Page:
Jack Reacher Reaches Virginia: Never Go Back

Last year I posed the burning question -Will Jack Reacher ever get to Virginia? https://115journals.com/2012/11/04/jack-reacher-will-lee-child-let-him-get-to-virginia/ I can now answer that question. Yes.

It’s true that three of Lee Child’s Reacher novels – 61 Hours, Worth Dying For and A Wanted Man, describing his circuitous journey through South Dakota, Nebraska and Kansas, actually took only a matter of days Reacher time, but  it took several years in publishing time and, despite the thrills, seemed endless. In Never Go Back, he actually arrives there.

The novel begins: “Eventually they put Reacher in a car and drove him to a motel a mile away where the night clerk gave him a room, which had all the features Reacher expected, because he had seen such rooms a thousand times before.” The shower would be strangled, the towels thin, the television small and old. In short, he lives in such rooms. As faithful readers know he is in constant motion, travelling by bus and hitched rides across the United States. Earlier I called him a wandering Taoist, unattached to any notion of home. https://115journals.com/2012/06/08/jack-reacher-wandering-taoist/

Shortly after, he is dumped at the cheap motel, a plain dark sedan pulls up and two heavies attempt to persuade him to leave town. “They couldn’t find you before. They won’t find you now. The army doesn’t use skip tracers. And no skip tracer could find you anyway. Not the way you seem to live.” Now here’s a quandary. The guys in the first car have ordered him to stay. But of course, Reacher isn’t about to follow orders any more. He does follow his own rules one of which is “Get your retaliation in first” and soon there are dents to prove it. Such is his welcome to Virginia.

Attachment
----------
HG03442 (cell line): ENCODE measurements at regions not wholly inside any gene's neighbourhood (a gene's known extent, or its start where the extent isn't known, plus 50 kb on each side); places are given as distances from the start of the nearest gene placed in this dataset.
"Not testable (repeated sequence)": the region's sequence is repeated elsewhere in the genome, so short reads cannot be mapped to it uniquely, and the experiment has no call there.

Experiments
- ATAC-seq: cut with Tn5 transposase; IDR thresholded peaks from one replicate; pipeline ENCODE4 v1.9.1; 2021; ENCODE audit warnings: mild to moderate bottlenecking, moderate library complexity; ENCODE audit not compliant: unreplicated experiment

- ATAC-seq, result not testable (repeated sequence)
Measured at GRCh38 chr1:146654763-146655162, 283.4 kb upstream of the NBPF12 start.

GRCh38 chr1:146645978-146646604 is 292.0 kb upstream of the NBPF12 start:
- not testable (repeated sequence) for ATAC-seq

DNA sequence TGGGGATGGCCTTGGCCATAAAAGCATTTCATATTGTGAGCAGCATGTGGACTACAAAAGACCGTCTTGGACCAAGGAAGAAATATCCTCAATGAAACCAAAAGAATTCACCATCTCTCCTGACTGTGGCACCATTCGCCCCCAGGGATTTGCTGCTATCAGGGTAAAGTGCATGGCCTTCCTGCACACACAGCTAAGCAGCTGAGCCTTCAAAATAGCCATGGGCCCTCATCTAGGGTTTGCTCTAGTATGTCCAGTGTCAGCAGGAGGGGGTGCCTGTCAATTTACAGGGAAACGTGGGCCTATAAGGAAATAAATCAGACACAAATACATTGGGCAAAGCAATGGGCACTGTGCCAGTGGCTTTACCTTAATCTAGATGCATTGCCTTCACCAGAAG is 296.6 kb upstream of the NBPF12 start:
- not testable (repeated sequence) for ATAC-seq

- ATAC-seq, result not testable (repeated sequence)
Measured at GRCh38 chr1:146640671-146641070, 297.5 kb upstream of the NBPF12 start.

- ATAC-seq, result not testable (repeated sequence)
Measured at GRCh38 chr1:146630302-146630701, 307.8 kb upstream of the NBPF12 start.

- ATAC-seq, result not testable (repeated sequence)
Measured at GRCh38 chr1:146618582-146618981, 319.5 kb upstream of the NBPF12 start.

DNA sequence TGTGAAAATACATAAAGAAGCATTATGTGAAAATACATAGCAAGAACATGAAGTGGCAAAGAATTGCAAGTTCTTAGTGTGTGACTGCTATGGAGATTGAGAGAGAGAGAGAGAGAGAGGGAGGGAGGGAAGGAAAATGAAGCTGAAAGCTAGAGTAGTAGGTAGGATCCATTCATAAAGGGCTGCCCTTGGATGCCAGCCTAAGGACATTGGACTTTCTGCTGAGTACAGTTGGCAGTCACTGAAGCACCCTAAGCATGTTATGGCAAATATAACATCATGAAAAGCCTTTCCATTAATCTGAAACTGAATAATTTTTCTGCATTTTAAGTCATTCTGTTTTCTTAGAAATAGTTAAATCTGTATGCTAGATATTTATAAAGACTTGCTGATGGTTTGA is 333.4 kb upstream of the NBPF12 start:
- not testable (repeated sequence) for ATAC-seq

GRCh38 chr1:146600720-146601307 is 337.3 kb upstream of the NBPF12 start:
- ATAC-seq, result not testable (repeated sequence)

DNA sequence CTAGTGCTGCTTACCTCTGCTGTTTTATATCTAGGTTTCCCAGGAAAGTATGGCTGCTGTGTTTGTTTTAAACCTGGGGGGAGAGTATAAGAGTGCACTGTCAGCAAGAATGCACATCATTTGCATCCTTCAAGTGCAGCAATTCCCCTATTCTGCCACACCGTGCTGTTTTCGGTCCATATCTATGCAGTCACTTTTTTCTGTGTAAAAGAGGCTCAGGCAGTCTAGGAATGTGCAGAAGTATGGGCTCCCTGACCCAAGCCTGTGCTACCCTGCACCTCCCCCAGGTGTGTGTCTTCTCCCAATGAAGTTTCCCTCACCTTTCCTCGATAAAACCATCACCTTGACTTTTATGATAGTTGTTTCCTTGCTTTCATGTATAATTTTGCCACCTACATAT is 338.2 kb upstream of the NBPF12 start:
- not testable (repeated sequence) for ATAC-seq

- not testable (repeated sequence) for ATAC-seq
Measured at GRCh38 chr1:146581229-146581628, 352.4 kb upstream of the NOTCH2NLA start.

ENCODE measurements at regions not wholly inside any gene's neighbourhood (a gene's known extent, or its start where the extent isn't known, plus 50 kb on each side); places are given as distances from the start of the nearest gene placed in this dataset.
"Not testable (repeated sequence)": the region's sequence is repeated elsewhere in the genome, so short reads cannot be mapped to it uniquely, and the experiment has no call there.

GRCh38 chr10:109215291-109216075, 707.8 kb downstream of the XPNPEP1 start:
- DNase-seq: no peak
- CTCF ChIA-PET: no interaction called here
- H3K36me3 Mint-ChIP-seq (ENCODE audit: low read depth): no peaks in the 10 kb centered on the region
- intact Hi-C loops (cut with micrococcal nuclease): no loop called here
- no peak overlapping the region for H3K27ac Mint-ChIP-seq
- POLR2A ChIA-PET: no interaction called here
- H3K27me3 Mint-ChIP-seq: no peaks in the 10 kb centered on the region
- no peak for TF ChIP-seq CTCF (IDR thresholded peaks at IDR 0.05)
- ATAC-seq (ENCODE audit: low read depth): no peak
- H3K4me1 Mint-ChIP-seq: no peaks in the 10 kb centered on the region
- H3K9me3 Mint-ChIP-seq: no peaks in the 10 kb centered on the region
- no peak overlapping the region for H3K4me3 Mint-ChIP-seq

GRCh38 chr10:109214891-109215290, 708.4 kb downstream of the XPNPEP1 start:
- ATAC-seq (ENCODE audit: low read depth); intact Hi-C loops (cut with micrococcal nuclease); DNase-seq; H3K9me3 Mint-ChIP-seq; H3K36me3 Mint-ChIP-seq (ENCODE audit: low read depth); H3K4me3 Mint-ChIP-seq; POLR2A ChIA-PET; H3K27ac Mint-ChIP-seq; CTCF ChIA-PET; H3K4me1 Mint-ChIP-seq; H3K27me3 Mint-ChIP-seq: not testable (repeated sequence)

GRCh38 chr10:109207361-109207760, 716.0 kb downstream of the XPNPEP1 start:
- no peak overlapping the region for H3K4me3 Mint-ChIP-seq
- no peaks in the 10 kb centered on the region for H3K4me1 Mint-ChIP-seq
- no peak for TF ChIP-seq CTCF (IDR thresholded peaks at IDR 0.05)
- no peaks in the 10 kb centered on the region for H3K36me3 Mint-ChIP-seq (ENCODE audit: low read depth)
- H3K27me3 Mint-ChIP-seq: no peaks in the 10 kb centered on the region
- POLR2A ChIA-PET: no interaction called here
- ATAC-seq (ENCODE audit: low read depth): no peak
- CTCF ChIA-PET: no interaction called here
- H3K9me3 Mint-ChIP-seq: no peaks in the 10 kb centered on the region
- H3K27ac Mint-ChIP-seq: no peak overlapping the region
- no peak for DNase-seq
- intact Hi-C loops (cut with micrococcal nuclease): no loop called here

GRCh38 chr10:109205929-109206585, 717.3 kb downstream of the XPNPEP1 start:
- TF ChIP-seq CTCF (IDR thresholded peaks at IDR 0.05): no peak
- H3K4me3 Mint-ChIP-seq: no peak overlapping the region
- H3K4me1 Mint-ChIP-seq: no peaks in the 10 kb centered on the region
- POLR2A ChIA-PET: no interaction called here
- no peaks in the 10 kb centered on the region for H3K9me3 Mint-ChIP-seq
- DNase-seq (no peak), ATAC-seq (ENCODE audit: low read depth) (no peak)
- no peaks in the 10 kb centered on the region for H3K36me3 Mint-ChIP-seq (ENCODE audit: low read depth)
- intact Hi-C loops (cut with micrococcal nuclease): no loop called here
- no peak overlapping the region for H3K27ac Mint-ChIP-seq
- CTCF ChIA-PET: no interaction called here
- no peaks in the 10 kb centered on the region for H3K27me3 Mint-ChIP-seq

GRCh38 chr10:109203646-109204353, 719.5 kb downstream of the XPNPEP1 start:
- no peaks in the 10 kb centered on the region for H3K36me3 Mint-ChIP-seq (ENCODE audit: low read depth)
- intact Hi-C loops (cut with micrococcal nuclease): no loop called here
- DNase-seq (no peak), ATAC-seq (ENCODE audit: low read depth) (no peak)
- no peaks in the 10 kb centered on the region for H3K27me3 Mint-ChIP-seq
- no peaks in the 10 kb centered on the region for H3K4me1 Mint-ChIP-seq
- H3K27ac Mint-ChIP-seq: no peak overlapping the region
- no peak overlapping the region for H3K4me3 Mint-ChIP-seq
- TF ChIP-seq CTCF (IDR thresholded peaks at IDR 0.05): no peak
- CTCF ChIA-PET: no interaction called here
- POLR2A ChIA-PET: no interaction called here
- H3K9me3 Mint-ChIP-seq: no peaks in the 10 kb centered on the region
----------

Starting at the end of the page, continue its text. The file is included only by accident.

Why was he so intent on getting there? He was following the siren call of a woman’s voice. Not just any woman’s voice, but the competent, risk-taking woman’s voice that has helped him in his travels from South Dakota. His goal is the HQ of 110th MP Special Unit in Rock Creek, a place he knows well since he was its first commanding officer before he quit on principle in 1997, just short of being laterally transferred to the end of the earth. He announces that he is there to see the current CO, Susan Turner and sets the wheels in motion the mayhem that follows.

Turns out that Reacher is still a wanted man: he is wanted for the murder of a gunrunner in Los Angeles 15 years ago and for skipping out on a pregnant lover in Korea, who is now living in a car with her daughter and wants support. Fortunately, the litigant has the wisdom to be living in a car in L.A.